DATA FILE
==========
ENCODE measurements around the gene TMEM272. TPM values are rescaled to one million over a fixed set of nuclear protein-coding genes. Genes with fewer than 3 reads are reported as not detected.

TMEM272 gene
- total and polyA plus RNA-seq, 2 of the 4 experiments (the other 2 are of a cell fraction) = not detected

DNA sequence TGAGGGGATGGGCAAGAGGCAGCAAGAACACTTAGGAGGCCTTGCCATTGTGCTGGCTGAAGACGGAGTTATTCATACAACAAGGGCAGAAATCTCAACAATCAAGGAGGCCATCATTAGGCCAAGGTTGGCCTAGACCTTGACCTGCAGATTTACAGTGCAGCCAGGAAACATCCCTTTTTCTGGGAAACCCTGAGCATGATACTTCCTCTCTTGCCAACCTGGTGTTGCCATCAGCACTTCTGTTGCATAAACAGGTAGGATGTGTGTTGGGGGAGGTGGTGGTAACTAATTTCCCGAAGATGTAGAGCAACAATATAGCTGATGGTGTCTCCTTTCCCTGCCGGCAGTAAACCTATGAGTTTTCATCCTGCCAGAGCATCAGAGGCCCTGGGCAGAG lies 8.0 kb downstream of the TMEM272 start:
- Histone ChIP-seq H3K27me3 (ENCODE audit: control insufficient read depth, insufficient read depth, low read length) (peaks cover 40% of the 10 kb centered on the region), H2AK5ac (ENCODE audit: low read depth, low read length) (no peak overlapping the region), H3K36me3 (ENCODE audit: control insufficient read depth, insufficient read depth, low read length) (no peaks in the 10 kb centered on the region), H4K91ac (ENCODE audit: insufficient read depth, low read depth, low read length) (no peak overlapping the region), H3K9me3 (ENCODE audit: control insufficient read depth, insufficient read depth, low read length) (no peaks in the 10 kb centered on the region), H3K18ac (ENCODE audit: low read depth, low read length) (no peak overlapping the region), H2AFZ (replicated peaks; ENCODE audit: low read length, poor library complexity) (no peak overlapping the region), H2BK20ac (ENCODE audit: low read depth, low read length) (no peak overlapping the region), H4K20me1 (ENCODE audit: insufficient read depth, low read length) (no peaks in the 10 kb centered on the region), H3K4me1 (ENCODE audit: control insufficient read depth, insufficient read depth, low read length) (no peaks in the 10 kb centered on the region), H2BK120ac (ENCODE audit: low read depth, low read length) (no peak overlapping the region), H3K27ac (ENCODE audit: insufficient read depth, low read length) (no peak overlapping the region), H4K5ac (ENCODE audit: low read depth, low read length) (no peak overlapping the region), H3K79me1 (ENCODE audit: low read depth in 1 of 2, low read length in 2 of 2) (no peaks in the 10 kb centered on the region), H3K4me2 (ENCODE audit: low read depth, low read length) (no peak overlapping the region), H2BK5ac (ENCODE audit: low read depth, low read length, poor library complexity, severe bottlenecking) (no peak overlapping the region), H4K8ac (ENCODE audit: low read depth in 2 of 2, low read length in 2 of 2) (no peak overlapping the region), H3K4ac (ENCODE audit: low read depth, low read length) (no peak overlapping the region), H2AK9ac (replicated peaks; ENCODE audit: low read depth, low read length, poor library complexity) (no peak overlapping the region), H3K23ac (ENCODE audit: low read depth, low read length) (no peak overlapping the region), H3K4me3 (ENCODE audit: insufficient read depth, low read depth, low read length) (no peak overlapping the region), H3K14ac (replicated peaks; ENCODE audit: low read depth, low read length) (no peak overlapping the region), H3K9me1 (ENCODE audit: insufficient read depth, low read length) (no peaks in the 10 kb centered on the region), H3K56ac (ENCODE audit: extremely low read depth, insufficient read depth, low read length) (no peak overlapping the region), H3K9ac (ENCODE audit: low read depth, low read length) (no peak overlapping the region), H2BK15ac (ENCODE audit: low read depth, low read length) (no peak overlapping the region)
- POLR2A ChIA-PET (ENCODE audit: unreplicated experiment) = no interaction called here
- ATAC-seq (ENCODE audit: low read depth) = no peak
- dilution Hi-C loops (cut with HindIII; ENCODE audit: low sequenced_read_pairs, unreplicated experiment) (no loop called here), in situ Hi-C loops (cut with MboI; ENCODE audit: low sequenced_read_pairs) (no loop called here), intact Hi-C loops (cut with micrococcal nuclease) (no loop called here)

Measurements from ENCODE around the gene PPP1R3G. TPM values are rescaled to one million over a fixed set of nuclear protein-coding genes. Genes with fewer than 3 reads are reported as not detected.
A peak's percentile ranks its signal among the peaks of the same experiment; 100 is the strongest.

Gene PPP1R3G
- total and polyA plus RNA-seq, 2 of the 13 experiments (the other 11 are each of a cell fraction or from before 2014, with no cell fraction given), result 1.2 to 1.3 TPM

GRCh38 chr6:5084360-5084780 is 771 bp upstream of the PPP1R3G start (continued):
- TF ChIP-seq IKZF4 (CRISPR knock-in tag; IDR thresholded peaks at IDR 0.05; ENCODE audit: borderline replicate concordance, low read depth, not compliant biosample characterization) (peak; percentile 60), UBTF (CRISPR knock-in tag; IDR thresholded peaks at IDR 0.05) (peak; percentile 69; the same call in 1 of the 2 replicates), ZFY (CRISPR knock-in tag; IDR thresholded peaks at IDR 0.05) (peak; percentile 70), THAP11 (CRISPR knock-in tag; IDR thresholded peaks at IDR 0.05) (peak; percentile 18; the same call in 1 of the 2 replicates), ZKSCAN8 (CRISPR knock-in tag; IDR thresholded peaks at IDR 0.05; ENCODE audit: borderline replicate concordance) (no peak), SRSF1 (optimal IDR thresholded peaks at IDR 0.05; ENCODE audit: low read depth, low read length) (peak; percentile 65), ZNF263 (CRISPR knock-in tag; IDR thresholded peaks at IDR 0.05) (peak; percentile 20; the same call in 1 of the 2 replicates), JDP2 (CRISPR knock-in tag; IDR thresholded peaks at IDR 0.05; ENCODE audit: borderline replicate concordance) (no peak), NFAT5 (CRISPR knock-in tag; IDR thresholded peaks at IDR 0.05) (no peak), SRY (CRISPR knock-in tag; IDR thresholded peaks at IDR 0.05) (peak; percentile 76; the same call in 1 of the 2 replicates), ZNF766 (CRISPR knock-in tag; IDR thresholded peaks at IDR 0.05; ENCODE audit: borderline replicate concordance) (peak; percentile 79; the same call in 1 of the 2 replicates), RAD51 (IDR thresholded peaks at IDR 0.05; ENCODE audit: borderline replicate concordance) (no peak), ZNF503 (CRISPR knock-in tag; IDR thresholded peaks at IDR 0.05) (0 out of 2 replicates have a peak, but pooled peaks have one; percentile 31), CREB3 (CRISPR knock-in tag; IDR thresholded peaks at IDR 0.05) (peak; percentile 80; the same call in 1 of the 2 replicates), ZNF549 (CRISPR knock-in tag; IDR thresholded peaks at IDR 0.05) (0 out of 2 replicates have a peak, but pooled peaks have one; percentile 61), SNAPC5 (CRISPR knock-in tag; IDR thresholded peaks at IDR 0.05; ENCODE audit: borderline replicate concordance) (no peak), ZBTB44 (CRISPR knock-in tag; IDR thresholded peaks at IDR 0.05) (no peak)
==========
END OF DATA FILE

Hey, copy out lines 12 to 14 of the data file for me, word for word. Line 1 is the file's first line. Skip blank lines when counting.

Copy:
- total and polyA plus RNA-seq, 2 of the 13 experiments (the other 11 are each of a cell fraction or from before 2014, with no cell fraction given), result 1.2 to 1.3 TPM

GRCh38 chr6:5084360-5084780 is 771 bp upstream of the PPP1R3G start (continued):
- TF ChIP-seq IKZF4 (CRISPR knock-in tag; IDR thresholded peaks at IDR 0.05; ENCODE audit: borderline replicate concordance, low read depth, not compliant biosample characterization) (peak; percentile 60), UBTF (CRISPR knock-in tag; IDR thresholded peaks at IDR 0.05) (peak; percentile 69; the same call in 1 of the 2 replicates), ZFY (CRISPR knock-in tag; IDR thresholded peaks at IDR 0.05) (peak; percentile 70), THAP11 (CRISPR knock-in tag; IDR thresholded peaks at IDR 0.05) (peak; percentile 18; the same call in 1 of the 2 replicates), ZKSCAN8 (CRISPR knock-in tag; IDR thresholded peaks at IDR 0.05; ENCODE audit: borderline replicate concordance) (no peak), SRSF1 (optimal IDR thresholded peaks at IDR 0.05; ENCODE audit: low read depth, low read length) (peak; percentile 65), ZNF263 (CRISPR knock-in tag; IDR thresholded peaks at IDR 0.05) (peak; percentile 20; the same call in 1 of the 2 replicates), JDP2 (CRISPR knock-in tag; IDR thresholded peaks at IDR 0.05; ENCODE audit: borderline replicate concordance) (no peak), NFAT5 (CRISPR knock-in tag; IDR thresholded peaks at IDR 0.05) (no peak), SRY (CRISPR knock-in tag; IDR thresholded peaks at IDR 0.05) (peak; percentile 76; the same call in 1 of the 2 replicates), ZNF766 (CRISPR knock-in tag; IDR thresholded peaks at IDR 0.05; ENCODE audit: borderline replicate concordance) (peak; percentile 79; the same call in 1 of the 2 replicates), RAD51 (IDR thresholded peaks at IDR 0.05; ENCODE audit: borderline replicate concordance) (no peak), ZNF503 (CRISPR knock-in tag; IDR thresholded peaks at IDR 0.05) (0 out of 2 replicates have a peak, but pooled peaks have one; percentile 31), CREB3 (CRISPR knock-in tag; IDR thresholded peaks at IDR 0.05) (peak; percentile 80; the same call in 1 of the 2 replicates), ZNF549 (CRISPR knock-in tag; IDR thresholded peaks at IDR 0.05) (0 out of 2 replicates have a peak, but pooled peaks have one; percentile 61), SNAPC5 (CRISPR knock-in tag; IDR thresholded peaks at IDR 0.05; ENCODE audit: borderline replicate concordance) (no peak), ZBTB44 (CRISPR knock-in tag; IDR thresholded peaks at IDR 0.05) (no peak)